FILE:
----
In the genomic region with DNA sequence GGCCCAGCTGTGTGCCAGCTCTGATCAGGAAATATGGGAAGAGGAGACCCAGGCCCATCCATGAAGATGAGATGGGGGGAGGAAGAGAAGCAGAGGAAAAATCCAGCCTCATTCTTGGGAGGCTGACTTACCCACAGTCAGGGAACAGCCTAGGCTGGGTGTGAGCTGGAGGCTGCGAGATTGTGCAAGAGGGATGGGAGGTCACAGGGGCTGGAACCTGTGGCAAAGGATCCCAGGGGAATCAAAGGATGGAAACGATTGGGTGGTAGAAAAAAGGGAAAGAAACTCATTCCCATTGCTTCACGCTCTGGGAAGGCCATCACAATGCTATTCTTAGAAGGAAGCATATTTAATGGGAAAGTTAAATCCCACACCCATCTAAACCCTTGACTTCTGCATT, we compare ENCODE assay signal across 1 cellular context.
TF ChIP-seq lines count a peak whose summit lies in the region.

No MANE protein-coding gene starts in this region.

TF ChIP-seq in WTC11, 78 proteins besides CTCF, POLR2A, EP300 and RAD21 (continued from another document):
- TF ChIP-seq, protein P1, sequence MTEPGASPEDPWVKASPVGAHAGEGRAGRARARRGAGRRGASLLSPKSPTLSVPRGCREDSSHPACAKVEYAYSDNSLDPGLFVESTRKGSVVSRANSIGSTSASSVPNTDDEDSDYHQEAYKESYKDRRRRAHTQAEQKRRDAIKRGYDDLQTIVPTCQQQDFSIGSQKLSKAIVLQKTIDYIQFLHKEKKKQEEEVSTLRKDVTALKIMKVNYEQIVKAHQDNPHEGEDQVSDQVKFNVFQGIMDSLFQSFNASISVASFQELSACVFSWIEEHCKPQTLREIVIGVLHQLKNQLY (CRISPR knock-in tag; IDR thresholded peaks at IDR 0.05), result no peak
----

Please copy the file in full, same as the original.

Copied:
In the genomic region with DNA sequence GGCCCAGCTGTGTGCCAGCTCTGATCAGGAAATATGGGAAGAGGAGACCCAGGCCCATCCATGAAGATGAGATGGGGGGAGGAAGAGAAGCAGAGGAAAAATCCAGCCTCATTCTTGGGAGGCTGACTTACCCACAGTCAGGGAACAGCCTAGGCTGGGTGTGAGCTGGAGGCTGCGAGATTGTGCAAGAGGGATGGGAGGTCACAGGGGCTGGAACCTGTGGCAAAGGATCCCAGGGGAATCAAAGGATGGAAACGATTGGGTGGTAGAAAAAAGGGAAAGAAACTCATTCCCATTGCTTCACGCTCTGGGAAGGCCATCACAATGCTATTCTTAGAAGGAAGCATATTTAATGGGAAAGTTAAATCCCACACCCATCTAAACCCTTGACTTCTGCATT, we compare ENCODE assay signal across 1 cellular context.
TF ChIP-seq lines count a peak whose summit lies in the region.

No MANE protein-coding gene starts in this region.

TF ChIP-seq in WTC11, 78 proteins besides CTCF, POLR2A, EP300 and RAD21 (continued from another document):
- TF ChIP-seq, protein P1, sequence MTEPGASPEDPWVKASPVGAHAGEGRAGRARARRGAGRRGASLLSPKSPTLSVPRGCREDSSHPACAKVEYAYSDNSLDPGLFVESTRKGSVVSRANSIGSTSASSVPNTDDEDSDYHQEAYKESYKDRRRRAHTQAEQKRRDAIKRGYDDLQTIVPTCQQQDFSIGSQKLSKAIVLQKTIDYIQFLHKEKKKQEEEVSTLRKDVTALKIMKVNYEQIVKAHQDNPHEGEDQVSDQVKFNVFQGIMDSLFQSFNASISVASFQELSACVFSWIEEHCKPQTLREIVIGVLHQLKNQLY (CRISPR knock-in tag; IDR thresholded peaks at IDR 0.05), result no peak